Click on images to enlarge
habit (Photo: Sheldon Navie)
hairy younger stem (Photo: Sheldon Navie)
close-up of leaf (Photo: Sheldon Navie)
purplish flower (Photo: Sheldon Navie)
pinkish flower from side-on, showing the long and relatively broad sepals (Photo: Sheldon Navie)
mature fruit (Photo: Sheldon Navie)
close-up of seeds (Photo: Steve Hurst at USDA PLANTS Database)
seedling (Photo: Sheldon Navie)
Ipomoea purpurea (L.) Roth
Convolvulus purpureus L.
annual morning glory, common morning glory, common morning-glory, common morningglory, morning glory, morningglory, purple morning glory, tall morning glory, tall morning-glory, tall morningglory
The exact native range of this species is obscure, however it is thought to have originated in tropical America.
Widely naturalised in the warmer parts of eastern Australia (i.e. eastern Queensland and the coastal districts of New South Wales). Also present in some inland parts of southern New South Wales (e.g. in the Griffith district).
Common morning glory (Ipomoea purpurea) is regarded as an environmental weed in New South Wales and Queensland, and as a potential environmental weed in Victoria. This species was introduced as a garden ornamental and is still occasionally grown in gardens. Unlike many of the other morning glory species, it is mainly a weed of agricultural areas and disturbed sites (e.g. crops, roadsides, parks, gardens, fence-lines and waste areas). However, it also invades bushland and riparian areas and can be a serious environmental weed in warm moist areas, where it chokes out native plants.
Common morning glory (Ipomoea purpurea) is present throughout the coastal districts of Queensland, being listed as an environmental weed on the Gold Coast and also present in the wet tropics in northern Queensland. It is a strong, twining, climber that is reported to grow into the canopy of sub-tropical rainforest in south-eastern Queensland, and its rampant growth is thought to be capable of destroying intact rainforest canopy.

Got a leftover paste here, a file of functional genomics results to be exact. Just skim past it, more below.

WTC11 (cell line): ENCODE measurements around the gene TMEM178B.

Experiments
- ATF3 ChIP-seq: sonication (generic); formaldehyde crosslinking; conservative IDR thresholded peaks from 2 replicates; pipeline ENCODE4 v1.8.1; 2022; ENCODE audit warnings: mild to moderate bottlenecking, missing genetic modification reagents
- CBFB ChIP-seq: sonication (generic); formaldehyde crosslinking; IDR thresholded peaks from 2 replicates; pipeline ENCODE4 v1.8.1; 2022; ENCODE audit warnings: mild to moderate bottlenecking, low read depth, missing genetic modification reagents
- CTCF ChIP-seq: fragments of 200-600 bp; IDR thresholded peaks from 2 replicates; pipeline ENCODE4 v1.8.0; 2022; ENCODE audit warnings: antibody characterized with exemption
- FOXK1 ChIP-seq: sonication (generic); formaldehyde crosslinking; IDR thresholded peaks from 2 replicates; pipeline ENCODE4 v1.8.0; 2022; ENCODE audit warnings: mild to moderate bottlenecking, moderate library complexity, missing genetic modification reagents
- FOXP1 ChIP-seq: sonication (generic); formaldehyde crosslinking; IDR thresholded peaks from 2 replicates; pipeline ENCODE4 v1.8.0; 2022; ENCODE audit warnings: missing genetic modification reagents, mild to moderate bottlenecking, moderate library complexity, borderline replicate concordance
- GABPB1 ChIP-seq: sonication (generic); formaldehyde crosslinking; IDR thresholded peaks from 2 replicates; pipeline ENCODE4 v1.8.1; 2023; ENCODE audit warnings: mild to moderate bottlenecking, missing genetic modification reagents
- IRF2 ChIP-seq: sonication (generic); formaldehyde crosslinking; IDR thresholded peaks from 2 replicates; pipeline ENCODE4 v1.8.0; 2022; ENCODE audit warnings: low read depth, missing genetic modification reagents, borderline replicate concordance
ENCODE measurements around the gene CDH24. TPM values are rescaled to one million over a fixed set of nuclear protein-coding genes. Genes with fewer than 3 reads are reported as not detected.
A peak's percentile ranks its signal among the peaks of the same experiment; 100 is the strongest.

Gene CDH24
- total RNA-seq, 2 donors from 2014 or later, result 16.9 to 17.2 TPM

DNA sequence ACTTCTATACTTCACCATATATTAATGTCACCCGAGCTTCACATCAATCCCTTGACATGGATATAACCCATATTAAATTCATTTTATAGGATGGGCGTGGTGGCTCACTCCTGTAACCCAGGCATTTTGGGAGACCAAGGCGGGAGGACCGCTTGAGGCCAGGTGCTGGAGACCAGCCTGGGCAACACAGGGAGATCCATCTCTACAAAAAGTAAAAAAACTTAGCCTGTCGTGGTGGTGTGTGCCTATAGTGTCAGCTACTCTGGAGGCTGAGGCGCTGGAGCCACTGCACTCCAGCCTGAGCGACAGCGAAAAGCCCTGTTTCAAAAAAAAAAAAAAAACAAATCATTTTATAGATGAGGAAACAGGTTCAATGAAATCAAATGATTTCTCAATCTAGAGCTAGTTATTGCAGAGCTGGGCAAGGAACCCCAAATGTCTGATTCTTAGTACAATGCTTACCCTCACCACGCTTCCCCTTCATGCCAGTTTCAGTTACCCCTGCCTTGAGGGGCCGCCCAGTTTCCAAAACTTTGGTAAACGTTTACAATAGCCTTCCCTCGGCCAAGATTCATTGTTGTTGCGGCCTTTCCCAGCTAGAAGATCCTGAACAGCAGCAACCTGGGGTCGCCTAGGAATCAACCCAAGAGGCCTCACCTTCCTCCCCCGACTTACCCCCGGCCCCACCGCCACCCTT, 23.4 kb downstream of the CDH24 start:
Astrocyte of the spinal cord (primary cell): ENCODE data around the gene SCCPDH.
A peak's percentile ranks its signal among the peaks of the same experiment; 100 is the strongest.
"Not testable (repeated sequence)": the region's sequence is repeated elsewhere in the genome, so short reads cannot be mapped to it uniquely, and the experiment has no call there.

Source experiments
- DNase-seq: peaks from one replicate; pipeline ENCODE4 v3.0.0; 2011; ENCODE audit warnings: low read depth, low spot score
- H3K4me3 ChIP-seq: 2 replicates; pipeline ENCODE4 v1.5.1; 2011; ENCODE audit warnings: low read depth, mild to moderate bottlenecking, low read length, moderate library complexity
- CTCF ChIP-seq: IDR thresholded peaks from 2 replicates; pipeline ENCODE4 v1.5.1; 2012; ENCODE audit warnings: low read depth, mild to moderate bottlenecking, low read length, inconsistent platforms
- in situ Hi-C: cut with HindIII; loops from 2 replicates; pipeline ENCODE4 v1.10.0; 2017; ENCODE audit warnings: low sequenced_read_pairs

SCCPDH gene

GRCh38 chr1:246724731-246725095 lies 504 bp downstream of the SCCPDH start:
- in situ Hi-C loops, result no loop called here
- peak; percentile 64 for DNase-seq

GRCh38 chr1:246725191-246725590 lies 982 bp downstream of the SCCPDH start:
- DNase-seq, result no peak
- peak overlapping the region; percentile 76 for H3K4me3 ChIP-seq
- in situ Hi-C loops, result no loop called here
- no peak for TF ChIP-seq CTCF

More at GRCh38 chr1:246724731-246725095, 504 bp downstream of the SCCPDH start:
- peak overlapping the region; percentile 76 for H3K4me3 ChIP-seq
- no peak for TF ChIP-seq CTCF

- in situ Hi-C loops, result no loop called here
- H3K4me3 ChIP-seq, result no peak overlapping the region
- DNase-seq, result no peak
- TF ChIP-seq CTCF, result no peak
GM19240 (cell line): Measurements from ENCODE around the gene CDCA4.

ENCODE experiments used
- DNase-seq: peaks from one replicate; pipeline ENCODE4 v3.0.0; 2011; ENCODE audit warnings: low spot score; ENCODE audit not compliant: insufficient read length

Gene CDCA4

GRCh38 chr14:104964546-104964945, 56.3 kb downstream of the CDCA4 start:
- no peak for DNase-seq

This species is also listed as an environmental weed in north-eastern New South Wales, and is probably the third most troublesome morning glory in natural areas in this region. It is also one of the "exotic vines and scramblers" whose invasion is listed as a "key threatening process" in New South Wales.
Fact sheets are available from Department of Employment, Economic Development and Innovation (DEEDI) service centres and our Customer Service Centre (telephone 13 25 23). Check our website at www.biosecurity.qld.gov.au to ensure you have the latest version of this fact sheet. The control methods referred to in this fact sheet should be used in accordance with the restrictions (federal and state legislation, and local government laws) directly or indirectly related to each control method. These restrictions may prevent the use of one or more of the methods referred to, depending on individual circumstances. While every care is taken to ensure the accuracy of this information, DEEDI does not invite reliance upon it, nor accept responsibility for any loss or damage caused by actions based on it.
Copyright © 2016. All rights reserved. Identic Pty Ltd. Special edition of Environmental Weeds of Australia for Biosecurity Queensland.
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